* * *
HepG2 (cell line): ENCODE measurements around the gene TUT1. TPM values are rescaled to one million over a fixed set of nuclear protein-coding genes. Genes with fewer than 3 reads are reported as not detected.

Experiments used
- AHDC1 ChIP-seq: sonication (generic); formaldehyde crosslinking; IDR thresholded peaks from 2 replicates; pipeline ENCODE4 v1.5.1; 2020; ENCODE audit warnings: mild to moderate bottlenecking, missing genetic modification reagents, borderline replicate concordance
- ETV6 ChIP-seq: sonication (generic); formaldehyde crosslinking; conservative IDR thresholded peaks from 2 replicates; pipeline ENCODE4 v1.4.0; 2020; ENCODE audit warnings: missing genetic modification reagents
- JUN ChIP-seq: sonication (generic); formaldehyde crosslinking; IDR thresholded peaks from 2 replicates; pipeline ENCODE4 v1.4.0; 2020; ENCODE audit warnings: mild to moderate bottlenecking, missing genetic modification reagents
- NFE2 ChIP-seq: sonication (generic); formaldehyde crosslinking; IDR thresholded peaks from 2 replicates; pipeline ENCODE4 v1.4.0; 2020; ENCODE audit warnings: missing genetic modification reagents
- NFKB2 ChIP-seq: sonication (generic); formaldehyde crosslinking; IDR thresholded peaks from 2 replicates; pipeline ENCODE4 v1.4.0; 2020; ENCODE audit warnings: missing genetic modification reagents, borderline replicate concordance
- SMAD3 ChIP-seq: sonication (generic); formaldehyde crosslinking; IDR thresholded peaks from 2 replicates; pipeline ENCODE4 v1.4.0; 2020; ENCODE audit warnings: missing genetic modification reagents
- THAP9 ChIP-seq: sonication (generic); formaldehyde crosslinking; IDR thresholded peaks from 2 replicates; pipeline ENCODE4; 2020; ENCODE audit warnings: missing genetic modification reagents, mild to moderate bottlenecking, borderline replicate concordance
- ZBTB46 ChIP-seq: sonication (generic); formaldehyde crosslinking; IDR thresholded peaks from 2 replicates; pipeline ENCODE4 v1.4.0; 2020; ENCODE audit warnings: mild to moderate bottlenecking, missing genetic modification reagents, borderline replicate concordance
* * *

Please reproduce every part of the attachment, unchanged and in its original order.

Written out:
HepG2 (cell line): ENCODE measurements around the gene TUT1. TPM values are rescaled to one million over a fixed set of nuclear protein-coding genes. Genes with fewer than 3 reads are reported as not detected.

Experiments used
- AHDC1 ChIP-seq: sonication (generic); formaldehyde crosslinking; IDR thresholded peaks from 2 replicates; pipeline ENCODE4 v1.5.1; 2020; ENCODE audit warnings: mild to moderate bottlenecking, missing genetic modification reagents, borderline replicate concordance
- ETV6 ChIP-seq: sonication (generic); formaldehyde crosslinking; conservative IDR thresholded peaks from 2 replicates; pipeline ENCODE4 v1.4.0; 2020; ENCODE audit warnings: missing genetic modification reagents
- JUN ChIP-seq: sonication (generic); formaldehyde crosslinking; IDR thresholded peaks from 2 replicates; pipeline ENCODE4 v1.4.0; 2020; ENCODE audit warnings: mild to moderate bottlenecking, missing genetic modification reagents
- NFE2 ChIP-seq: sonication (generic); formaldehyde crosslinking; IDR thresholded peaks from 2 replicates; pipeline ENCODE4 v1.4.0; 2020; ENCODE audit warnings: missing genetic modification reagents
- NFKB2 ChIP-seq: sonication (generic); formaldehyde crosslinking; IDR thresholded peaks from 2 replicates; pipeline ENCODE4 v1.4.0; 2020; ENCODE audit warnings: missing genetic modification reagents, borderline replicate concordance
- SMAD3 ChIP-seq: sonication (generic); formaldehyde crosslinking; IDR thresholded peaks from 2 replicates; pipeline ENCODE4 v1.4.0; 2020; ENCODE audit warnings: missing genetic modification reagents
- THAP9 ChIP-seq: sonication (generic); formaldehyde crosslinking; IDR thresholded peaks from 2 replicates; pipeline ENCODE4; 2020; ENCODE audit warnings: missing genetic modification reagents, mild to moderate bottlenecking, borderline replicate concordance
- ZBTB46 ChIP-seq: sonication (generic); formaldehyde crosslinking; IDR thresholded peaks from 2 replicates; pipeline ENCODE4 v1.4.0; 2020; ENCODE audit warnings: mild to moderate bottlenecking, missing genetic modification reagents, borderline replicate concordance